The white wedding dress is still the most popular choice of even the most modern of brides.
The focal point of every wedding – even the most casual – is the dress.
Most feminists manage to turn a blind eye to the entrenched patriarchy behind most wedding rites. Even after decades of changing attitudes, the traditional long white gown symbolizing virginity is still the most popular choice of modern brides, by far. While early Roman brides wore white robes as a tribute to Hymen, the god of marriage and fertility, the white wedding dress is in fact a relatively recent phenomenon.
For medieval brides blue was the color of purity, not white. The wedded couple would wear blue ribbons, which evolved into our “something blue” tradition today. For centuries afterwards, brides wore bright colored wedding dresses to symbolize their happiness. Depending on their status and position, they’d incorporate expensive fabrics like fur, velvet or silk. White was considered the traditional color of mourning and therefore the last choice for a wedding dress.
The wedding dress responsible for the prevailing Western trend for long, white wedding dresses.
All that changed in 1840 when Queen Victoria wore a white satin and lace gown at her wedding to Prince Albert. The official wedding portrait was published around the world and her elaborate full-skirted fairytale white wedding gown became the first choice of Western brides, then and now, looking to be “princess for a day.”
Yoko Ono wore a white mini dress with a sun hat, over-sized sunglasses and white knee-highs for her 1969 wedding to John Lennon.
Traditional white dress fever dipped during the depression in the 1930s, when women settled for their “best dress” to get married. Wartime brides in 1the 1940s got married in their uniforms or scraped enough fabric rations together to sew a simple dress. The impact of Grace Kelly’s “Wedding of the Century” to Prince Rainier of Monaco in 1956, and her highly influential MGM designed gown made of ivory peau de soie, some with a fitted bodice and Brussels lace embroidered sleeves, inspired a return to the full-skirted romantic looks of the Victorian age by women in the prosperous post-war era.
Bianca Jagger’s gender bending wedding pantsuit was both chic and shocking in 1971.
The counter culture 1960s and 1970s ushered in an age of unorthodox wedding dresses, notably minidresses worn by such celebs as Mia Farrow at her 1966 wedding to Frank Sinatra and Yoko Ono at her 1969 wedding to John Lennon. When Priscilla Bealieu wed Elvis at the Aladdin Hotel in Las Vegas, the commercial wedding industry – and its tendency towards cheese – was born. Her big bouffant veil and babydoll-style dress perfectly matched the glitz of the wedding setting. When Bianca Jagger wed Mick in St. Tropez in 1971 wearing a large floppy hat and a white pant suit with – outrageously – nothing underneath, it seemed as if wedding attire would never be the same again.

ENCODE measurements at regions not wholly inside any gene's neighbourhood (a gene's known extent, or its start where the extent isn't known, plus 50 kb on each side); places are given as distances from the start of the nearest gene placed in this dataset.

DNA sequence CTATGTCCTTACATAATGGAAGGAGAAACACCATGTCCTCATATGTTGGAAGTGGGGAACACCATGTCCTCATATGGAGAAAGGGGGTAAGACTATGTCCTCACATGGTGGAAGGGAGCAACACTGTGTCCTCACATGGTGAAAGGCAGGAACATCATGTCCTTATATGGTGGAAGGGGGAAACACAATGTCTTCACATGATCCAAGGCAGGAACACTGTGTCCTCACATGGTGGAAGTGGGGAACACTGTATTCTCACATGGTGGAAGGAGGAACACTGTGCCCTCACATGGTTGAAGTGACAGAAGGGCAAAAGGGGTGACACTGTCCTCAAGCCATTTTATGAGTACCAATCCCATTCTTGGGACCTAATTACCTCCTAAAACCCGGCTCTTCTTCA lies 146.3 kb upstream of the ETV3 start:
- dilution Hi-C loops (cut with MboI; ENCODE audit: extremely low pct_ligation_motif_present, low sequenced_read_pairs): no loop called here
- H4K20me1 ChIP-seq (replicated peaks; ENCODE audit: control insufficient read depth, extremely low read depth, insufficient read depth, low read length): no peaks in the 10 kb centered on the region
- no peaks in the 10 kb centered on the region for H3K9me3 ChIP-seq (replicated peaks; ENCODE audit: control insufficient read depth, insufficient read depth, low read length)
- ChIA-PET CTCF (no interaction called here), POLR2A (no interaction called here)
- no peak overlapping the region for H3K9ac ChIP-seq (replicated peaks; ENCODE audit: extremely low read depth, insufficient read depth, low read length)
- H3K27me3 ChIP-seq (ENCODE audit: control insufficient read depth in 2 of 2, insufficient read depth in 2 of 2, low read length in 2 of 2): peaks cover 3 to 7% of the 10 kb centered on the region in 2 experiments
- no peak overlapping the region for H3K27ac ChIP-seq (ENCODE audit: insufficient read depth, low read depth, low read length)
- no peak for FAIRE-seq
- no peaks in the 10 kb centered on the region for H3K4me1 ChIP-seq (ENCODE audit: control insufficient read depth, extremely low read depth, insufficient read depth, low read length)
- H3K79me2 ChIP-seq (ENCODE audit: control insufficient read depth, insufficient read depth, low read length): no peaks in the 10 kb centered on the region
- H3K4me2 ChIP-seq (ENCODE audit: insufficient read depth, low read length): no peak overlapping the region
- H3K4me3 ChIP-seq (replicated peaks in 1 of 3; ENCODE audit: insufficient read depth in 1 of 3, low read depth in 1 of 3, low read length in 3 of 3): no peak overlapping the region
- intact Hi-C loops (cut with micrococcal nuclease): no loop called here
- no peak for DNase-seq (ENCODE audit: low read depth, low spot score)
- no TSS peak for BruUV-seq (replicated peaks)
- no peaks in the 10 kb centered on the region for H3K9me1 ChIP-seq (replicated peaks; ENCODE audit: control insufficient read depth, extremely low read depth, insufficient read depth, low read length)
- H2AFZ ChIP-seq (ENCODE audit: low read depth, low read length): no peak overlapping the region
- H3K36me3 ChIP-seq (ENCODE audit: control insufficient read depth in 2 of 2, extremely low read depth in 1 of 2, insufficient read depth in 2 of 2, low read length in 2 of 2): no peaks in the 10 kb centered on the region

Princess Diana’s fairytale dress reignited a trend for big wedding dresses that lasted throughout the 1980s.
And yet, in 1982, Lady Diana Spencer’s wedding to Prince Charles showcased another fairy-tale bride complete with a grand white Victorian-styled dress. Puff-sleeved with a fitted bodice and full-skirted of ivory taffeta, it inspired a generation of meringue-like frocks and royal wedding recreations across the U.S.
Carolyn Bessette’s sleek and sexy Narciso Rodriguez wedding gown.
The nineties saw a return to sleeker, less complicated styles. Carolyn Bessette Kennedy, the “it” girl of the 1990s embodied the simple yet classy look in the Narciso Rodriguez bias-cut silk sheath she wore in 1996 for her wedding to John F. Kennedy Jr..
Rocker Gwen Stefani’s unique pink and white dress showed classic with-a-twist wedding style.
In 2002, No Doubt singer Gwen Stefani embraced a classic style with a unique twist in her custom-made silk faille wedding dress Galliano for Dior gown with a fuchsia dip-dyed skirt. The dress garnered accolades among critics and brides-to-be alike, making various best celebrity wedding dresses of all time lists. Stefani donated the wedding gown to the Victoria and Albert Museum in London in 2011, cementing its place in wedding dress history.
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